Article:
One last sort of comment on governments, state [Audio skips] governments over and over again. We need more venture capital here, we need more capital here, and we need to do things to get more capital here. In “The Startup Community Way,” we actually defined capital as having seven different flavors, where financial capital was one. Because generally when people talk about capital, they’re talking about money, and this is another place where governments can really help is to think about what capital the startup community already has that’s not financial capital—what kind of intellectual capital, what kind of network capital, what kind of infrastructure capital exists and what more is needed. And then try to figure out how to use the resources of local or state government to amplify those types of capital that ultimately then is a positive reinforcing loop to attract other sources of capital.
So, unfortunately, it’s—I think, for government, it’s nuanced, and a lot of times government is looking for a playbook and a solution, like, “I just need to do the following four things and then good things will happen.” And this is essential to “The Startup Community Way” where we talk about startup communities now as complex systems.
Feld: And one of the things that many organizations have a lot of trouble interacting with—especially government, but not exclusively government—is complex systems.
Shimel: So, let me talk a little bit about complex systems here in South Florida. I know you’ve been down in Miami a few times, you’ve had a chance to see sort of the Miami startup scene and, you know what, in four or five short years, it’s actually come a long way. You know, it’s the gateway to Latin America and they talk about all that, but more importantly, there are some really concrete programs, the Knight Foundation, a few other organizations as well as local government has instituted it, and we’re beginning to see a startup community take hold there, in my opinion. It’s not bolder, it’s not awesome, but it doesn’t have to be, it’s Miami, and it does it in its own unique Miami way.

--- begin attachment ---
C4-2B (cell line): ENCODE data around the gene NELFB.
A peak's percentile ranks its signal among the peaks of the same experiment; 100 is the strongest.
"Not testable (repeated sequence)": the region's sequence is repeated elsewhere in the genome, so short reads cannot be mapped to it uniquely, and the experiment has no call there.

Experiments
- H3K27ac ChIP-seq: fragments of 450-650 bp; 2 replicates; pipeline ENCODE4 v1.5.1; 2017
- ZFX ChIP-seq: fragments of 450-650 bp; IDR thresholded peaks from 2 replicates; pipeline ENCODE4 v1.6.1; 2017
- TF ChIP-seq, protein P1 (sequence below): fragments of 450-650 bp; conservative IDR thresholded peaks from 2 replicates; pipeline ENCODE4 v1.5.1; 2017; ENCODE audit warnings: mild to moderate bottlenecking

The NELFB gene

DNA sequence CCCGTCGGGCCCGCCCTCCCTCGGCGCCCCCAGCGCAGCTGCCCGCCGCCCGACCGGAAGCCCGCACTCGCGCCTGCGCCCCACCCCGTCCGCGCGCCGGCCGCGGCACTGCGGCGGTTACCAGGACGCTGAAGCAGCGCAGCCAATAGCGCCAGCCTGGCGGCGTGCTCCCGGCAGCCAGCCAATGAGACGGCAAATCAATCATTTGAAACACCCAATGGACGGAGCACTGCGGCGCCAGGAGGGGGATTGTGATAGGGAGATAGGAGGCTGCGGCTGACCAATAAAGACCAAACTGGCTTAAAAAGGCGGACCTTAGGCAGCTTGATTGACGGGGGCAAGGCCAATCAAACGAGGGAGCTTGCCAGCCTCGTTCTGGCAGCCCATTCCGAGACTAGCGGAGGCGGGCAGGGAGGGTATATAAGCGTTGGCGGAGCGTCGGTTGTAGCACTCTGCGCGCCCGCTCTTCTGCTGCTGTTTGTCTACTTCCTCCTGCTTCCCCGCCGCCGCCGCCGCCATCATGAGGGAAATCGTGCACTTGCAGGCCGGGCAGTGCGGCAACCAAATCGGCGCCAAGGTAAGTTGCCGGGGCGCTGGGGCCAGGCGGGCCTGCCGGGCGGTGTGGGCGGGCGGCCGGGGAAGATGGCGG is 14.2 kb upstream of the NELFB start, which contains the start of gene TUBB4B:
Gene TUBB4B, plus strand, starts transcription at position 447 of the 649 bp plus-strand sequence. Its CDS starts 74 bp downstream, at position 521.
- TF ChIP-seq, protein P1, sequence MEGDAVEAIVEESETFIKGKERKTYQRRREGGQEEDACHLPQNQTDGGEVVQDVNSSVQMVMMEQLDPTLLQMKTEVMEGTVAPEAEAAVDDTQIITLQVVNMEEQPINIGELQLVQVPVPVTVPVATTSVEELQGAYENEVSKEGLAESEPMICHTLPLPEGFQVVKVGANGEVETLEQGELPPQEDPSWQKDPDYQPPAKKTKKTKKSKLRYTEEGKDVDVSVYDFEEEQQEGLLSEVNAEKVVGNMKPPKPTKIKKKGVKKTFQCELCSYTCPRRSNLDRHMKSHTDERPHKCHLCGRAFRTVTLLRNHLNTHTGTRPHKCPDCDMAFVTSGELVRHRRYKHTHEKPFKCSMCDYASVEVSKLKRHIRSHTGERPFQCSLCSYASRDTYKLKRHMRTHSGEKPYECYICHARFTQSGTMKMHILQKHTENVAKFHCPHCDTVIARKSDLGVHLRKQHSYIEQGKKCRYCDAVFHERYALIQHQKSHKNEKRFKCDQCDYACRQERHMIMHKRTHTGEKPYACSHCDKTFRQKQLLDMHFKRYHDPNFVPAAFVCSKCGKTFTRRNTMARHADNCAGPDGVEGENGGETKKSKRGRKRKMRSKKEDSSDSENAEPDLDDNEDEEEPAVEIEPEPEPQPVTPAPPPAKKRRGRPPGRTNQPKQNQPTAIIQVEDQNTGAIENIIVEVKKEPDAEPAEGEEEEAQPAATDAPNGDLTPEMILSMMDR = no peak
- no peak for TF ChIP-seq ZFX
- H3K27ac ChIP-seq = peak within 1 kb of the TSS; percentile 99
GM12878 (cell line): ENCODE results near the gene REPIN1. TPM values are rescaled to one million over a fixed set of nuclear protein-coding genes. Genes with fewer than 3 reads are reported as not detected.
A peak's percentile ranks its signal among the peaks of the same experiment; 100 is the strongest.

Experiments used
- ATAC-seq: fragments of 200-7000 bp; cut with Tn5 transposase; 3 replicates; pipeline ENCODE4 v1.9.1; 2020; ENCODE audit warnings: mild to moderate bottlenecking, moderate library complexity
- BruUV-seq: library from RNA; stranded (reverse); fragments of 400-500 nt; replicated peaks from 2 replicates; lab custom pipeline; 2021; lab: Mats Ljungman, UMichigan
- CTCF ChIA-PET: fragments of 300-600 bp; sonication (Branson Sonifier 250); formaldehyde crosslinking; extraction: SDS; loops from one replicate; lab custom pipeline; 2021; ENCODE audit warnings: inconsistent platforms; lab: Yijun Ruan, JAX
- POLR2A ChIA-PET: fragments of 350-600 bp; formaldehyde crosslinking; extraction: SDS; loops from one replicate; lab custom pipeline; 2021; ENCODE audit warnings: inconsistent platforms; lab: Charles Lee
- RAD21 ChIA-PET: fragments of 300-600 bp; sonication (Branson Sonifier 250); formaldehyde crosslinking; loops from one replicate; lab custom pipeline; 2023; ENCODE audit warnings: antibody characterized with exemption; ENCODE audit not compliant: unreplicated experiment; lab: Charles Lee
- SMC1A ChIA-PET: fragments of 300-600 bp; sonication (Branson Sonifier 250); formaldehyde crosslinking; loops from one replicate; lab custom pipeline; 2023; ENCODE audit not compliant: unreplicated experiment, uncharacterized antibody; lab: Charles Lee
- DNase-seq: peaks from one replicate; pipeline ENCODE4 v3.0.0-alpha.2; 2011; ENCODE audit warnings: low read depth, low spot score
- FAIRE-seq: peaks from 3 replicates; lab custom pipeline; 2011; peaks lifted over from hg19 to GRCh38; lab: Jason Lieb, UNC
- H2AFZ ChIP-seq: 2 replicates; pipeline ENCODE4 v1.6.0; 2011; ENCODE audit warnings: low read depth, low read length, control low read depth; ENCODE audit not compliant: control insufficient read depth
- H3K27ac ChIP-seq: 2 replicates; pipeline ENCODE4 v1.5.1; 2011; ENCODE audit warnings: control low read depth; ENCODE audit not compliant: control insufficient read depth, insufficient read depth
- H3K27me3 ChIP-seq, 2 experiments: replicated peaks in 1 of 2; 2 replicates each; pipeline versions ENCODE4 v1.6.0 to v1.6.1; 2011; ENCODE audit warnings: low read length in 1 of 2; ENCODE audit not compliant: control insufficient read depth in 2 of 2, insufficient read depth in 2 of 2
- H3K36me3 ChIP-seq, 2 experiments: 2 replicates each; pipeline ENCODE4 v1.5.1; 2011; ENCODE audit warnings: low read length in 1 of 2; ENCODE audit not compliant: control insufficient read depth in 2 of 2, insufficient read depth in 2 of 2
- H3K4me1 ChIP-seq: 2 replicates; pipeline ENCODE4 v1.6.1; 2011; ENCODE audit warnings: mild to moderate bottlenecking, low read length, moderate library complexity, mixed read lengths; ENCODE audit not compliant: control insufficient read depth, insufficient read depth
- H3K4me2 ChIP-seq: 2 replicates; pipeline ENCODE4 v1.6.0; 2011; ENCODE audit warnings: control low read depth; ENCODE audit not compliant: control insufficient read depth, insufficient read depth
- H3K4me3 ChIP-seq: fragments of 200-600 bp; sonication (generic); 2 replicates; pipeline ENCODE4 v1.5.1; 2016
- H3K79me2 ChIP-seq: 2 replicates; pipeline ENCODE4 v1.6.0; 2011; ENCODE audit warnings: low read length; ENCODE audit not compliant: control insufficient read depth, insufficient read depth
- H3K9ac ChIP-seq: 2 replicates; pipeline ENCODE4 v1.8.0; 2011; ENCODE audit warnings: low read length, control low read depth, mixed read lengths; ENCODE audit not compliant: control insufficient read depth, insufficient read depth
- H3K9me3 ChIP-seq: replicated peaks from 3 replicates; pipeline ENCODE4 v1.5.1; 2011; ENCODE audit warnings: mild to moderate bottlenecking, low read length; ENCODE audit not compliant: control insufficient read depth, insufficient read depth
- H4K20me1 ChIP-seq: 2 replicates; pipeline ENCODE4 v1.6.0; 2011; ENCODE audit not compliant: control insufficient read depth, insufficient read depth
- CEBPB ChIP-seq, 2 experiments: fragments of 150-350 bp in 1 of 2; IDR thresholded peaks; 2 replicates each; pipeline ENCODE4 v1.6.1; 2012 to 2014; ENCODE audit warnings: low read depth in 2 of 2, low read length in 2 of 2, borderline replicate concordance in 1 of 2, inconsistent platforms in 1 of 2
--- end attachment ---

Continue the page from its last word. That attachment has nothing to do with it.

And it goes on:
But South Florida is more than Miami, right? You basically have a tri-county or three city sort of metro area of Miami, Fort Lauderdale, and West Palm Beach. Taken together, I forget if it’s the six or seventh largest metropolitan area in the U.S., right, between these three counties—Miami-Dade, Fort Broward, and Palm Beach County. A tremendous amount of universities, we haven’t even talked about universities yet, but we have University of Miami and FIU and FAU here. Lots of universities—universities that are, you know, in your first book when you talked about the role, you know, they do serve as anchors.
I think what holds us back in the South Florida area, though, Brad, is that we have shoguns, right? I remember when your business card used to shogun, remember those days? [Laughter] But we have shoguns here every 10 or 15 miles, each little town or incorporated village is afraid that the next one is gonna do more, better than them.